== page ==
War of the Rebellion: Serial 056 Page 0691 Chapter XLIII. CORRESPONDENCE, ETC.-CONFEDERATE.

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them have more fear of our people than they have of the Yankees, and if some policy is not adopted by the Government, the navigation of the Mississippi River will be uninterrupted and cotton will be planted as far as the people have the labor next spring.

Many men of wealth are hiding their mules, cattle, &c., from our people.

The conscript officers not being in that region, it will be filled with conscripts and deserters.

The negro men will be put as far as practicable in the Yankee army, after that every inducement has been and will be held out by the enemy to our people to remain at home, and conscripts and deserters to congregate in this region.

Much damage is being done and dissatisfaction produced by the continual passing in and out of Vicksburg through our lines, and the continual contrasting of Yankee prices with ours, and petitioning to the enemy for the return of all sorts of property left in Vicksburg.

A number of plantations on the river have not been interrupted, and agents are offering now to receive cotton and deliver goods, allowing 20 cents per pound in greenbacks.

Cotton is worth more in Confederate money in the swamps than it is in Mobile. Some settled, general policy will have to be adopted on this subject. If the conscript law and arrest of deserters was rigidly enforced, all the negro men between eighteen and forty-five, and mules over and above enough to raise good, impressed and brought out before the water rises, and next spring the raising of cotton prohibited, it would do much to save this region to the Confederacy.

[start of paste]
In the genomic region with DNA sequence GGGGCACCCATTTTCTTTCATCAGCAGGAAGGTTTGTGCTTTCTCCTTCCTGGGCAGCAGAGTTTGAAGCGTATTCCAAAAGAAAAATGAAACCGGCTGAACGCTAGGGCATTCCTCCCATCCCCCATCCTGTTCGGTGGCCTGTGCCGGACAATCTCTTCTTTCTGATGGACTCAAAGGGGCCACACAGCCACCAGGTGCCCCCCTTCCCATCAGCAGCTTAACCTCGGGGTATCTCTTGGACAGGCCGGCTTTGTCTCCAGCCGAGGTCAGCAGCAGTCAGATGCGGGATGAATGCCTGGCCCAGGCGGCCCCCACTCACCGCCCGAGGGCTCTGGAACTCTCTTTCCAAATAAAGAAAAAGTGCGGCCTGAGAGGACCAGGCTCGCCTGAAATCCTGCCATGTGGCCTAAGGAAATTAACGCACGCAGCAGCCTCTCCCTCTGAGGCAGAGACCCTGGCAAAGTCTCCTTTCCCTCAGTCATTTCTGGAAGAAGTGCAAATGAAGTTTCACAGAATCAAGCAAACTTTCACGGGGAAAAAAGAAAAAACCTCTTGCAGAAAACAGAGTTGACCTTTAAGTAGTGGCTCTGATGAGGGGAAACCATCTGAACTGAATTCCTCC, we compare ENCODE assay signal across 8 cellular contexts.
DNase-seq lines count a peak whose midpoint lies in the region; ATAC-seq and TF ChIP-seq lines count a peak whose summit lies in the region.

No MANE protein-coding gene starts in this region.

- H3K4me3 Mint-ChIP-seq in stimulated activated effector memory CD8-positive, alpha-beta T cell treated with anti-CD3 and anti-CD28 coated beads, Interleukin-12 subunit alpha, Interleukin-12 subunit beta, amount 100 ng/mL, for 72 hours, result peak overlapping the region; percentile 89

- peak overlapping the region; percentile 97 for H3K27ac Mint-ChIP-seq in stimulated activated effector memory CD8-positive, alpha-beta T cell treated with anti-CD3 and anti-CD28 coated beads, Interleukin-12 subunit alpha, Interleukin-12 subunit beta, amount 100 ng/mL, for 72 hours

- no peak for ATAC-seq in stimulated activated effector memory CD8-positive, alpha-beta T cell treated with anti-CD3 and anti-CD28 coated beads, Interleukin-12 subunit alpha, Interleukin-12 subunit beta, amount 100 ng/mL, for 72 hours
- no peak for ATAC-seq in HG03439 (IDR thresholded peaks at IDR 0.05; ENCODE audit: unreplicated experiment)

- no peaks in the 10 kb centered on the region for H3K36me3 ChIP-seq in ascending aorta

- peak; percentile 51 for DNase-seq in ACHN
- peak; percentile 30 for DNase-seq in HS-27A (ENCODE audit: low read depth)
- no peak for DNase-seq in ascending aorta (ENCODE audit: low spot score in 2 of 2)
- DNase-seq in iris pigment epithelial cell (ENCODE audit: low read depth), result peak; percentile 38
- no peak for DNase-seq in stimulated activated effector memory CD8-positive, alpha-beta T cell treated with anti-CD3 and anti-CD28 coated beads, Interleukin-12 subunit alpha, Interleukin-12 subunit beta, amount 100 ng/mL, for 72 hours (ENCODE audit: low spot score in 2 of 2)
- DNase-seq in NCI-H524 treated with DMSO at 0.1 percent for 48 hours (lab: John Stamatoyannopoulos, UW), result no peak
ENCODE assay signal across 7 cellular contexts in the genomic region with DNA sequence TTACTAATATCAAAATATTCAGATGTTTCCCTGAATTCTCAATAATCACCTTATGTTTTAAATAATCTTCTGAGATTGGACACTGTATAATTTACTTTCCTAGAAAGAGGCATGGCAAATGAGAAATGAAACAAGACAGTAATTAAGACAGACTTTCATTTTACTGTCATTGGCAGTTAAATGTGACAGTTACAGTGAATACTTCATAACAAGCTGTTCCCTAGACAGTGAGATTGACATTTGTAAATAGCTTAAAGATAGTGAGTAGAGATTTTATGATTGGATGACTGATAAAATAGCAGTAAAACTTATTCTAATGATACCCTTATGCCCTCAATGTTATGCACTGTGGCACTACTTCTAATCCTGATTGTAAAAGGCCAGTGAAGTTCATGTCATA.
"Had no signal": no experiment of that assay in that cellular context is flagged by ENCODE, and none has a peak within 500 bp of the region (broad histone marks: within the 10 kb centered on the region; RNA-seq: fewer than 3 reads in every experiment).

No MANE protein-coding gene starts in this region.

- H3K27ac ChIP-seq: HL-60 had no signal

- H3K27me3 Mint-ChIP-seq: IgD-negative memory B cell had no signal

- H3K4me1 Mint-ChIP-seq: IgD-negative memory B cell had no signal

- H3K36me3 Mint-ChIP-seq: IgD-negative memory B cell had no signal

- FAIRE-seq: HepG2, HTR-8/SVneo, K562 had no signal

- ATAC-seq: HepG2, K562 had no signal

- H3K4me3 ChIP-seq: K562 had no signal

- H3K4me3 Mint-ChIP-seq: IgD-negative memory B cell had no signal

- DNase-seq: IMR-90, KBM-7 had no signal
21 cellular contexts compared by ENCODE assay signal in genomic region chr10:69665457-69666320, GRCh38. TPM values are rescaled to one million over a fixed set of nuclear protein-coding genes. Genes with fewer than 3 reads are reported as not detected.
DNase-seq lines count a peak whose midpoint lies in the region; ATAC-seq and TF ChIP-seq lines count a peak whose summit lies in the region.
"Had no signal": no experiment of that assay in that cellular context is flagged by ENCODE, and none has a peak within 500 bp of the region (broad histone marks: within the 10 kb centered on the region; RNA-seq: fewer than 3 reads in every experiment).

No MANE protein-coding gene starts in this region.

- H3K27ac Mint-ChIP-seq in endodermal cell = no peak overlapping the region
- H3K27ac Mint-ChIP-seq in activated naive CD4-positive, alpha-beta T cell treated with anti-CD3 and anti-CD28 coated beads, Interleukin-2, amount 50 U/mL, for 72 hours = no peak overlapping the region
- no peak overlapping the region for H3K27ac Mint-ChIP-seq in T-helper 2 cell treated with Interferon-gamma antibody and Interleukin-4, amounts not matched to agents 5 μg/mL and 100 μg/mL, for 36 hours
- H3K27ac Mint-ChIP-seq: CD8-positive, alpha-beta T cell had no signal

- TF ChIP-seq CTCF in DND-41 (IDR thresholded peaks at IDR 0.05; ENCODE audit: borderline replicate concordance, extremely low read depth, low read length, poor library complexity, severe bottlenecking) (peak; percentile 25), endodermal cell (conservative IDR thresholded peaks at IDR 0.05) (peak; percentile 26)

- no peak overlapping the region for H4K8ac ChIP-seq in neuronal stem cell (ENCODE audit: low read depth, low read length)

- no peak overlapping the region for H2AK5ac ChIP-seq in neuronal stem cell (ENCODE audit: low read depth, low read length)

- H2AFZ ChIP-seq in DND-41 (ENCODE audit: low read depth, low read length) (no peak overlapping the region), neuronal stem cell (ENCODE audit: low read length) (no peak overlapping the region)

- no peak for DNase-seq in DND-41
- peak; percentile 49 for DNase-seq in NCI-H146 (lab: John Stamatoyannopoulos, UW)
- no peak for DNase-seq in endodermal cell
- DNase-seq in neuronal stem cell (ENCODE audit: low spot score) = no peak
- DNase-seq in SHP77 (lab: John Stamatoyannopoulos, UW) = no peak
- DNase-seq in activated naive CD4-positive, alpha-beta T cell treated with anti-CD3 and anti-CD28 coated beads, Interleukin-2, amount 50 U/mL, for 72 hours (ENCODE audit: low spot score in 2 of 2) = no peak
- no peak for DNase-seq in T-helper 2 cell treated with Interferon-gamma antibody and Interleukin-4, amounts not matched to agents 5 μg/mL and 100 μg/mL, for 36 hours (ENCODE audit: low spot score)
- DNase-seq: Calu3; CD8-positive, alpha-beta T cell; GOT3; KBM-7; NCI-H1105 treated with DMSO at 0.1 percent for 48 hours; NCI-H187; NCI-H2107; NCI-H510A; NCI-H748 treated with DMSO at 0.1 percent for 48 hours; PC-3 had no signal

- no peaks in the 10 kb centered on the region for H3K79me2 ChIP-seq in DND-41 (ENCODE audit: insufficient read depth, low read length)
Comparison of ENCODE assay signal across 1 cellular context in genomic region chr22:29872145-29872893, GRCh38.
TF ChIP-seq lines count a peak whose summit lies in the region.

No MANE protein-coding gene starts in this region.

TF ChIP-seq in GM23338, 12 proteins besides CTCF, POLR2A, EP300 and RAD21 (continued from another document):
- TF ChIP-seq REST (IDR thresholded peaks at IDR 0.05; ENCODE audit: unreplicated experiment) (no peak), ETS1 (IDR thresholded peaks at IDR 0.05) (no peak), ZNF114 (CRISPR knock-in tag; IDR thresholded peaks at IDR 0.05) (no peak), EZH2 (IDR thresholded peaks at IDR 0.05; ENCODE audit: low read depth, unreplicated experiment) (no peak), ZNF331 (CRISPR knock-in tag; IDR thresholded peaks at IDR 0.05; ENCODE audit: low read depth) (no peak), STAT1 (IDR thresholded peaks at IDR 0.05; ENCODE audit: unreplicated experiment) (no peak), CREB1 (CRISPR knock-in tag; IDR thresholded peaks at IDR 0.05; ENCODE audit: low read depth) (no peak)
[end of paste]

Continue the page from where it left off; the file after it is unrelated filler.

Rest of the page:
This has to be done by a military order from Richmond, and by organized soldiers. By constituting the Yazoo Islands a district 1,000 mounted men, under an efficient officer, could accomplish all.

Authorizing the enlistment of all the conscripts found in the swamp, many of them would join voluntarily. General Johnston says he will not trust his transportation to negro wagoners.

The negroes might be located in iron and coal works near Selma, Ala., which would be more satisfactory to the planters, as they do not like having them scattered by being in the army, and the difficulty in collecting hire from so many officers.

Unless orders come from Richmond covering all the subject, nothing will be done here. After 1st February nothing can be done, as the water-courses will all be impassable.

I am aware that your time is all occupied by important matters, but your personal knowledge of this section, and attachment to its people, and a personal acquaintance on my part, with a continual contact with its people by myself, are my apology.

My kind regards to Mrs. Davis.

Truly, your friend,

A. M. PAXTON.

MERIDIAN, November 14, 1863.

General S. COOPER,

Adjutant and Inspector General:

Our scouts report fifteen transports with troops left Vicksburg within three days, and boats there waiting for Logan's command going to Chattanooga. This they learn from citizens.

J. E. JOHNSTON.